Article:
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Katz latest to scratch pro golf itch

Playing golf for a living isn't impossible. It's just next to impossible.

Earning a PGA Tour card isn't 10-gazillion-to-one. Only about half that.

There are no roundabout ways to make it on tour. You don't get a job because you're 7-foot-1 and someone needs a backup center. You can't force your way to a card on kick coverage. There are no once-a-week putting specialists to come out of the bullpen and sink that 12-foot double-breaker with the tournament on the line.

Williamsville's Jake Katz, dominant winner of last week's Buffalo District Golf Association Individual, plans to turn pro following the U.S. Amateur. Yeah, he has the gawd-awful disease. Just like former BDGA champions Jamie Miller and David Patronik had it. And former New York Amateur champion Matt Thomas. And former NCAA champion E.J. Pfister. And most anyone else who's ever put up a few sub-par rounds, which narrows the field to about 100,000 around the globe.

There's a romanticism to the words "starving artist" but no such sympathetic term for the average pro golfer. Justin Regier shot 62 at the 2007 Porter Cup, contended for the title. No other recent local amateur seemed better prepared to ascend on the pro circuit.

Regier's still at it. He's playing the Canadian PGA Tour. And do you know what he's made this season in eight events? Try $571. Plus the 87 cents he spent on dinner.

Regier hasn't cashed a paycheck since Cinco de Mayo. He's missed cuts by one stroke (twice), two, three (twice) and four. If what doesn't kill you makes you stronger then Regier can bench press Ontario.

Trying to be among the best at golf is like trying to be elite at breathing. An estimated 60 million worldwide play the game and there's no telling who might be good at it.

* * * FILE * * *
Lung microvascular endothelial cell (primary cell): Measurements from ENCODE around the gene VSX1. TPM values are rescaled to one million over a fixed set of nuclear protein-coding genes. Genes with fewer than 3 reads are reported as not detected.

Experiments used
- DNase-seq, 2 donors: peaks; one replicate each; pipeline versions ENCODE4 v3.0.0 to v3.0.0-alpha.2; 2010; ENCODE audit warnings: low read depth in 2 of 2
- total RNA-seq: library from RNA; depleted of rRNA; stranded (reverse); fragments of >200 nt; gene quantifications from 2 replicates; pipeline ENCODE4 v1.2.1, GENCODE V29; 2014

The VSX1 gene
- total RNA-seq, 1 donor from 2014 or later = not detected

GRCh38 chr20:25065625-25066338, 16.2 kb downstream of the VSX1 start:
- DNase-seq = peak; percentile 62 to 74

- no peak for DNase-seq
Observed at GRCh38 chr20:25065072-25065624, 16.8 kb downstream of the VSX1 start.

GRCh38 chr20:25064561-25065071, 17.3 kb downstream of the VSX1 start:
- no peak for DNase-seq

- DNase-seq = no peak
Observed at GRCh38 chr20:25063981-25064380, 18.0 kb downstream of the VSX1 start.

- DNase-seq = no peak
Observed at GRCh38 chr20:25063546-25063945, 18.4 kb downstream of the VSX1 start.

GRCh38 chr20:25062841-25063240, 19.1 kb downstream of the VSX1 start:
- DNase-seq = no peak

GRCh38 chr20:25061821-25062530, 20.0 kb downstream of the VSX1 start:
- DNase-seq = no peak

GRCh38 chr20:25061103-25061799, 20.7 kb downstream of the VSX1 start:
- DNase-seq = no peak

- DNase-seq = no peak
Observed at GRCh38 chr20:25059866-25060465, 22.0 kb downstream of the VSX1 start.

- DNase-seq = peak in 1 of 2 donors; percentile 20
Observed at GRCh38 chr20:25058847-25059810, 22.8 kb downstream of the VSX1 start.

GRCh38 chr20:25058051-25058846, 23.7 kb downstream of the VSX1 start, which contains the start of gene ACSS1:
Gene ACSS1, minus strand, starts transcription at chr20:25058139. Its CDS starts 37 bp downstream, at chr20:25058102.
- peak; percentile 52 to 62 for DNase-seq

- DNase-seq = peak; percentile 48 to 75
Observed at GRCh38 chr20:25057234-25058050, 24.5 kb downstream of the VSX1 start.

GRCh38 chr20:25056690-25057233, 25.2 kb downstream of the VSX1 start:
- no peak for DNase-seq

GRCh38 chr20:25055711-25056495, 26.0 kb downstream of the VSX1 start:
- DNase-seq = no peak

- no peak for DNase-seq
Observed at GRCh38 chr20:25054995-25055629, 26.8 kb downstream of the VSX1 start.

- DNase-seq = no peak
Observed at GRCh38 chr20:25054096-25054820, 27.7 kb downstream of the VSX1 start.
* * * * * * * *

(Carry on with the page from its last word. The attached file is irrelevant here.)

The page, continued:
You can be sculpted like a linebacker or cut like a power forward. But built like a golfer? Are we talking squatty Ian Woosnam or lanky Steve Stricker? Wispy Camilo Villegas or lumpy Tim Herron? Former Porter Cupper Danny Green, a multitime Tennessee state champ, bounced like Jell-O, swung like Charles Barkley and could throw 67s at you like they were darts.

The numbers keep growing. There are more than 6,000 players listed in the Scratch Players World Amateur Ranking (Katz is No. 228). Some of those are mid-amateurs without pro aspirations, guys like regular Porter Cup participants Nathan Smith and Skip Berkmeyer. Most of the rest probably have designs on going pro. And how many of them do you think will ever make more than $100,000 playing the game? Fifty? Ten?

There are tours all over where a guy can make a couple grand here and there. Thomas, Patronik and Miller all tried their hand at the eGolf Tour. All you had to do was finish top 40 to earn back your $1,300 entry fee. Finish around top 10 and you'd make another grand on top of that before you deduct your budget hotel, your cheap meals and fill up the tank so you can do it all over again next week.

The PGA Tour is where it's at. Make it there and you can live the sweet life. So long as you're good enough to make some cuts and throw in the occasional high finish. All you have to do to get there is be one of the top 25 out of 1,000 at the four stages of Qualifying School. Or finish top 25 on the Nationwide Tour. Or qualify for the U.S. Open, win it and ride the exemption.

Katz knows the odds he's facing but who can blame him for giving it a go? Who knows why some guys click. How is it that someone like Zach Johnson perseveres for years and then wins the Masters?

Besides, there are tougher ways to earn a living.

Like trying to make it as a caddie.


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